Clinton rails against “inversion” (she says “we’re going to go right after” companies like Johnson Controls) and calls it a “perversion” and says we should go after those companies. She wants to go after Pharmaceutical companies for price gouging. She wants to respectfully say that Sanders’s target is too small re: going after big banks and hypes Dodd-Frank.
Cooper asks why “big banks” are paying her hundreds of thousands of dollars for speeches. When asked if this was an “error in judgment,” she punts and says she gave speeches to a lot of groups. When Cooper asked if she had to be paid six figures, Clinton “well, I don’t know. That’s what they offered.”
She claims that she “wasn’t committed to running.” When an incredulous Cooper asks she didn’t think she was going to run for president, Clinton says she thought “she was done” and decided to do so when so many people asked her to fight against Republicans who wanted to destroy her husband’s legacy (things Democrats accomplished in the 1990s.)
Clinton asks “name anything they’ve influenced me on. Just name one thing.” She claims because she talks about breaking up banks, etc. she cannot be influenced. Cooper did a great job pressing her on the speeches.
Clinton says she doesn’t regret having given those speeches for $600,000 a pop.
Hillary Claims She Never Thought She Would Be Running for President
10: 33: Rabbi Jonathan, an independent, says that another Rabbi once said that every person must carry a note in one pocket that says “the universe was created for me” while the note in the other pocket says “I am just dust and ashes.” He asks how she cultivates the ego we must have to be the leader of the free world/humility to recognize you can’t be wise about all the things the president needs to be responsible for.
She says she thinks about this a lot because she is a “person of faith.” She says she has had to deal/struggle with issues of ambition/humility.
“This is hard for me,” she says. Clinton claims she never thought she would be running for president (really?). “I never thought I would do this,” she insists.
She says she has had to come to grips re: talking about herself and what she wants to do for people she meets on the campaign trail.
10: 30: Clinton is asked what she will do to make Americans trust her again.
She claims that when you have been subjected to the level/velocity of attacks that come every day, it’s normal for people to wonder if there may be something to them.
She says Obama picked her to be his Secretary of State because he trusted her judgment. She says she trusts the America people/people of New Hampshire to see her “lifetime of work and service” and to “sort out all of the static.”
Hillary Still Believes in ‘Vast Right-Wing Conspiracy’ Against Her
10: 27: A Clinton supporter from Derry asks how she would defend herself from right-wing attacks if nominated.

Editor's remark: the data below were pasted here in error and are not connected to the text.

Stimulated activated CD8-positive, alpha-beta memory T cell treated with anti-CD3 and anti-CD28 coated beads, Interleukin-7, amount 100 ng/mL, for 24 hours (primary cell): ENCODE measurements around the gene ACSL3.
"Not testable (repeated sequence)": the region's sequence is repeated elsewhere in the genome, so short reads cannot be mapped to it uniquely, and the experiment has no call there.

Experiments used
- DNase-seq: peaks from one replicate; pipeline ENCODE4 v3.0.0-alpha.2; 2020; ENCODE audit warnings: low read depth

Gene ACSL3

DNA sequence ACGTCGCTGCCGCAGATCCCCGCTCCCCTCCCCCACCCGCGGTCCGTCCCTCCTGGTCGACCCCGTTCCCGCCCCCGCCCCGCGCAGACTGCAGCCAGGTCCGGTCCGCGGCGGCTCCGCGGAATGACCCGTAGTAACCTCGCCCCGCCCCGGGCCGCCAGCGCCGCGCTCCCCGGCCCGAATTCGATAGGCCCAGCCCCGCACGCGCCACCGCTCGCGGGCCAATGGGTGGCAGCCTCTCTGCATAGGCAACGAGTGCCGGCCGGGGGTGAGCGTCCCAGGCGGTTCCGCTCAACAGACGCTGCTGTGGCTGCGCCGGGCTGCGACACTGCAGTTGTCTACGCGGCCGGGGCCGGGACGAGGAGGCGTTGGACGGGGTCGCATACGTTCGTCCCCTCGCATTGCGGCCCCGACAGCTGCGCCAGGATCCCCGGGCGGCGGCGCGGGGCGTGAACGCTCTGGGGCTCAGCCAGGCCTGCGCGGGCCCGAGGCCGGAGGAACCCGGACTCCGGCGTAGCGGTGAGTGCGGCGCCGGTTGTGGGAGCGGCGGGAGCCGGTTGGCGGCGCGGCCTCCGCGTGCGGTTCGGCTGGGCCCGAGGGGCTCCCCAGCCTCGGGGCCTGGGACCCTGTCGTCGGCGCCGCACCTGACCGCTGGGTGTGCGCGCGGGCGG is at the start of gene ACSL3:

“I’ve had a lot of practice,” she says.
Clinton says “I was unrecognizable to myself” when Republicans and talk radio attacked her during the 1990s health care debate. She says she has learned how to take criticism “seriously but not personally.”
“My understanding of the political tactics that the other side uses is pretty well-versed,” she says. “They play to keep. They play to destroy. They are constantly doing whatever they can to win.”
She again claims that hedge-fund Super Pacs are running ads against her and she says it is flattering that those Pacs and Karl Rove are running ads against her.
Re: “untrue, terrible attacks,” Clinton says, “it’s unlike anything you’ve ever gone through.”
“I’m still standing and I’m still standing,” she says.
Cooper asks if she believes if there is a vast right-wing conspiracy.
“Don’t you?” she asks while cackling. “It’s gotten even better funded. They’ve brought in new multi-millionares to pump the money in.”
Clinton says they want to destroy unions and go after any economic interest they can’t control while destroying our “balance of power” while “going after our political system” and fill it with “people who will do their bidding.”
She blasts the Koch Brothers for controlling Republicans and says the “conspiracy” is now “out in the open.”
It’s worth nothing that one of Trump’s great selling points is that he is beholden to nobody while Clinton has accepted millions from various interests at home and abroad.
10: 25: Rebecca, a former NH state legislator, asks Clinton what she has learned from her Iraq vote. Clinton says she admitted that she made a mistake and it “arose from… the Bush administration’s approach to what they thought they could accomplish in Iraq” and the “very explicit appeal” that Bush made before announcing the invasion re: completing weapons inspections.